'I know what I want to write about, but I don't know how to start.'
We need to recognize that it is at this point we can provide meaningful support to allay such writing anxieties.

Teaching students how to think of something to write, provides a way forward. This prewriting stage is the time for students to think and develop ideas- t…

Slice of Life Tuesday- Let's Stop Calling Them Reluctant Writers

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'On every page, confidence fights with self-doubt.'
David MorrellI continue to hear the term ‘reluctant writers’ when educators describe certain students. It’s a term that causes me a fair degree of discomfort. 

When teachers talk of young writers in this manner, they pull up some way short of the mark. The question needs to be asked, why is this student behaving in a way that has them shying away from writing?  Asking ‘why?’ is a key to finding out more about that particular young writer and hopefully what is inhibiting their full participation in writing- their connection to writing.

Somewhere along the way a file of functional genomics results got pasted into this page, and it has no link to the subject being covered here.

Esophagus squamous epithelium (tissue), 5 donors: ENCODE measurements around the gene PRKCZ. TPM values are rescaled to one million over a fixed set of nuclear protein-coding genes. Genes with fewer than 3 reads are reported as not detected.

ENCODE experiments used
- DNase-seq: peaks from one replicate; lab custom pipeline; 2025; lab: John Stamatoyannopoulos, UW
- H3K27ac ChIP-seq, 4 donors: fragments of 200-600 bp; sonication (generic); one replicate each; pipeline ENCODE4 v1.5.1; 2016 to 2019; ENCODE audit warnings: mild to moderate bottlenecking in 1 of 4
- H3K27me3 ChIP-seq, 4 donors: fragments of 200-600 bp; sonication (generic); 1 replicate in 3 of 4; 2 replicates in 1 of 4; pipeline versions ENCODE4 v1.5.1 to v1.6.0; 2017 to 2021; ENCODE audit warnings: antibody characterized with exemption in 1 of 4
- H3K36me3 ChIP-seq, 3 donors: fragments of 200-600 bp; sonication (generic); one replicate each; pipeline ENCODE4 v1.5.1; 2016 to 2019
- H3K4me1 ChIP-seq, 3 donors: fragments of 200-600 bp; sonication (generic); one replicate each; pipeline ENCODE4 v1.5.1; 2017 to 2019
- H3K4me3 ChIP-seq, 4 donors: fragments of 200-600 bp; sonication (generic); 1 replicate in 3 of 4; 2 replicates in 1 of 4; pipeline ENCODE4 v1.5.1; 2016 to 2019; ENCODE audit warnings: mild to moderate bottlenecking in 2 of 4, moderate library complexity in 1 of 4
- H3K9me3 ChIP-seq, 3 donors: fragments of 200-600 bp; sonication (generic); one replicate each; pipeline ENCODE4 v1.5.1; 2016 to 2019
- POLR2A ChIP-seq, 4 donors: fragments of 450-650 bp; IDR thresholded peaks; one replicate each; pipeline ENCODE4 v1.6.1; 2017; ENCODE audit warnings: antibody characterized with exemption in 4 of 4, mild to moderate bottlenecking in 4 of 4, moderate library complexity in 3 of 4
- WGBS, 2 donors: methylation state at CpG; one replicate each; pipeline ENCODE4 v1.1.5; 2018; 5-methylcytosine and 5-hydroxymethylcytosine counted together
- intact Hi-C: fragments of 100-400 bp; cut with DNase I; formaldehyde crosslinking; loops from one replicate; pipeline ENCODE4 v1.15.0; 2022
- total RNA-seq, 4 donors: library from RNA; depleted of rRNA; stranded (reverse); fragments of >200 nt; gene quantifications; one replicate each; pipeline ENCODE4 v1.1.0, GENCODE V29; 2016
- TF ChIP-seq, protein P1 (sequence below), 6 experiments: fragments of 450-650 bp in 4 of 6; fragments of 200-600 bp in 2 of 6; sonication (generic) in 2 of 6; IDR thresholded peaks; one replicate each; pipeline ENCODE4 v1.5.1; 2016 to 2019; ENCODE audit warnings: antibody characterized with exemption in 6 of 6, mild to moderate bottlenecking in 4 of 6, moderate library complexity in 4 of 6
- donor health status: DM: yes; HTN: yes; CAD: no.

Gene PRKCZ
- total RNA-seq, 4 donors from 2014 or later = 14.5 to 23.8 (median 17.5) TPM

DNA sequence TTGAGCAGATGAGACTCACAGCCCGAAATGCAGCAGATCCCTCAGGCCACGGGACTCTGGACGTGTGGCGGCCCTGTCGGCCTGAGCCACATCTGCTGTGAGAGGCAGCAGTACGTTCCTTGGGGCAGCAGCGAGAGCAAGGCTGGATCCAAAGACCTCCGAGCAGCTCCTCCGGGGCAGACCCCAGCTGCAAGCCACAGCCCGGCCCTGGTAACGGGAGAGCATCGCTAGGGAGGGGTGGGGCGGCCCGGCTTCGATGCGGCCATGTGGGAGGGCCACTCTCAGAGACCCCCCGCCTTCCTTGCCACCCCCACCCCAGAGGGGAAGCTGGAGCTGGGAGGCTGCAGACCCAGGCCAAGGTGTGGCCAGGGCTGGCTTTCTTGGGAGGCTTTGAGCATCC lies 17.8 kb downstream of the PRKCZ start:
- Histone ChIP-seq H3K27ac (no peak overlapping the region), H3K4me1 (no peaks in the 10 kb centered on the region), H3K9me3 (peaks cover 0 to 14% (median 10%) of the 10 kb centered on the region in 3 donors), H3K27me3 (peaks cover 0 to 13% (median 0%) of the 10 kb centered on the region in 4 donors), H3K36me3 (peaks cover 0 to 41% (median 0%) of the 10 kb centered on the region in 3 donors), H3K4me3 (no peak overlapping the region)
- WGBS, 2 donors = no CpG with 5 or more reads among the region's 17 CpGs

Invariably, what is impeding the writer from experiencing a stronger connection to the writing task is confidence- or rather a lack of it. And if we dig a little deeper it is frequently connected to a poor self-perception in relation to spelling. It may also be the challenge presented by the physical task of writing due to a lack of a fluent writing style. Sometimes it is related to matters of sigh…

The Quest For Independence Among Student Writers

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The Quest Continues


When I find myself working in a classroom where student writers are openly encouraged to think for themselves and to make their own writing decisions, it's hard not to smile. The writing of such students is invariably wide ranging and exciting. Their engagement is clearly heightened. The classroom seems to hum with possibility. There is demonstrable energy in the learning space.

As I move about I see student writers choosing not only their topics, but also the preferred genre for their writing. They appear more fully engaged in matching their words to the needs of their readers. They exhibit an authentic sense of purpose and genuine ownership of the writing tasks they have chosen. When you talk with them, they articulate the reasons guiding their actions. These writers are supported in informed decisions. This is most evident.

Each writer appears to know what they want to work on and how to approach their own particular writing challenge or project. Workshop time …